The Volcker Rule was advanced as a means of protecting the public from the risks of negative externalities and the effect of distorted incentives (or “moral hazard”) arising from proprietary trading activities by financial institutions that have access to funding through insured deposits or access to the Federal Reserve’s discount window. Proponents of the ban on proprietary trading offered this description of the rationale: “After taxpayers were forced to bail out banks and other systemically significant financial companies whose proprietary trades went awry, we determined that the economy and taxpayers need strong protections against an increasingly casino-like financial system.” Paul Volcker observed that “adding further layers of risk to the inherent risks of essential commercial bank functions doesn’t make sense … when those risks arise from more speculative activities far better suited for other areas of the financial markets” and that, accordingly, a robust financial system requires regulatory limitations on the proprietary activities of banks to balance the moral hazard implied by the public safety net. The utility of the regulations proposed to implement the Volcker Rule will depend upon the effectiveness of the protections that they provide against these risks, balanced against the costs and unintended consequences that they generate.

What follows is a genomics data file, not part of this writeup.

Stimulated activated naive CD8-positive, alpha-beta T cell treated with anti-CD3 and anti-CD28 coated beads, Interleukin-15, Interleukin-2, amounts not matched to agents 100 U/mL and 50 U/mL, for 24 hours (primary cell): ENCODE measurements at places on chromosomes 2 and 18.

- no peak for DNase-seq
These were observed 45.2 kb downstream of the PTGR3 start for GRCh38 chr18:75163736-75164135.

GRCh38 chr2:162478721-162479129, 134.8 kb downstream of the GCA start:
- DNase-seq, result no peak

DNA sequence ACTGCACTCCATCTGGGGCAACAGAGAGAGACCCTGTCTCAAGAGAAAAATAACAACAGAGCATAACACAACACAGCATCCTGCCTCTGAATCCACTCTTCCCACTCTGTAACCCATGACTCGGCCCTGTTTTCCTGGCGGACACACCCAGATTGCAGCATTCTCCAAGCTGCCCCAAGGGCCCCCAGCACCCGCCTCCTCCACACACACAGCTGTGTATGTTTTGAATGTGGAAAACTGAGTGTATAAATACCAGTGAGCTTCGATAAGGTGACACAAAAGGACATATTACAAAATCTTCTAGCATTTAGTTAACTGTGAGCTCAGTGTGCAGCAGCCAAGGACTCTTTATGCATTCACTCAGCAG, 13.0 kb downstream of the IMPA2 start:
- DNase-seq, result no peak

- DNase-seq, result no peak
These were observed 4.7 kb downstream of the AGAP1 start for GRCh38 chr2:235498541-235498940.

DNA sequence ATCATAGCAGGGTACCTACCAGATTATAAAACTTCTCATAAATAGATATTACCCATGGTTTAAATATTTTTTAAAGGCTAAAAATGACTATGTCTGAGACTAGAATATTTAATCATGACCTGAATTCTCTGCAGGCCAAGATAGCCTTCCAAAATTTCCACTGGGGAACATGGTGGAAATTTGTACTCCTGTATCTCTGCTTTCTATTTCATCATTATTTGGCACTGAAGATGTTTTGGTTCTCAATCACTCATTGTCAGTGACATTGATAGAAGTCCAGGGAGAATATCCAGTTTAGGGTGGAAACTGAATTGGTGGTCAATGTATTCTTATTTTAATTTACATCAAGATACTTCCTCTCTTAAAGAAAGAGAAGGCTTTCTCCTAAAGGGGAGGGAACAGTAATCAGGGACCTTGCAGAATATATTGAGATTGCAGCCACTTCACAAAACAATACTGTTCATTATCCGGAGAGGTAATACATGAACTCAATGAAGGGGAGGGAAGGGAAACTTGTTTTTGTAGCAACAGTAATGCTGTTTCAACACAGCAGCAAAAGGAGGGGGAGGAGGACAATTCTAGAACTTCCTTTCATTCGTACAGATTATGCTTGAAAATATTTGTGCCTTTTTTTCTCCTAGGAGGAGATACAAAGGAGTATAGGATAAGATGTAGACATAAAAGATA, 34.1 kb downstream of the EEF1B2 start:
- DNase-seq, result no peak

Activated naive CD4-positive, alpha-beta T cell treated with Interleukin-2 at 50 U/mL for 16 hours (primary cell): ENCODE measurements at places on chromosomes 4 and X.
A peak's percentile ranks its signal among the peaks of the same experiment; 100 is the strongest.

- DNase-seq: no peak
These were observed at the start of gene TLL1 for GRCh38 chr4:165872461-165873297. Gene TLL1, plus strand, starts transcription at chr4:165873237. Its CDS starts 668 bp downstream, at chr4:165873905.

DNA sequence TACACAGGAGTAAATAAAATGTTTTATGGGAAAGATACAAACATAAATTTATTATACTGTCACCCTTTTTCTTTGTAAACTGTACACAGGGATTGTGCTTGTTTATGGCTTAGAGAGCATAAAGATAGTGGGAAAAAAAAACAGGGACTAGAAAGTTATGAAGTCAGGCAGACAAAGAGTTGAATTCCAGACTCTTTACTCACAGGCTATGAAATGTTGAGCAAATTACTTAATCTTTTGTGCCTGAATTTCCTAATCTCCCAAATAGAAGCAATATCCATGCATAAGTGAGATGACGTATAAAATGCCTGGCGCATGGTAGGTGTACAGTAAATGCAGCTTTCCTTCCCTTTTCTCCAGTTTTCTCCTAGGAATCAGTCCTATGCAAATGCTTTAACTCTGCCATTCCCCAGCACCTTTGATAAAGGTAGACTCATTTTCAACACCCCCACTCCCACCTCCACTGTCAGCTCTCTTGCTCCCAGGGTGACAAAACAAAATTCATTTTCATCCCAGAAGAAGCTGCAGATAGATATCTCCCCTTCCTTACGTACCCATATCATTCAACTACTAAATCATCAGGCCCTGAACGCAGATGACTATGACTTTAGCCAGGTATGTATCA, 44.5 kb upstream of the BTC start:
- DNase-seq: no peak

Objectives of the Rule and Potential Unintended Consequences
The perception that proprietary trading by banks could cause catastrophic losses was an important impetus to the enactment of the Volcker Rule. Proprietary trading was seen as inherently risky4 and a significant contributor to the financial crisis. Moreover, it was viewed as a source of distraction from the provision by banks of credit and other core services, and a source of unacceptable conflicts of interest between banks and their customers.6 The rule’s architects objected to the use of federal support7 by banks to enable their trading desks to speculate in financial assets. The prohibition against sponsoring and investing in private funds was viewed as necessary to counteract incentives that may impel banks to “bail out” a sponsored private fund and to prevent banks from using such investments to circumvent the proprietary trading ban.
These views are not universally held. Some observers have questioned whether long-term investments (in, for example, collateralized debt obligations, mortgage-backed securities and leveraged loans), which the rules would allow, present banks with a greater risk of destabilizing losses than the short-term trading that the rules prohibit. Others have observed that the rules allow short-term proprietary trading in debt issued by the Treasury or government-sponsored enterprises. Opponents of the Volcker Rule have questioned whether proprietary trading played any part in a financial crisis “caused by the erosion of lending standards and the federal government’s poorly-conceived efforts to subsidize mortgage lending.” In addition, some have questioned whether the risk of loss arising from proprietary trading could be addressed more effectively by other means, such as improvements to the risk-based capital rules or requirements for elevated levels of margin in interbank transactions.2
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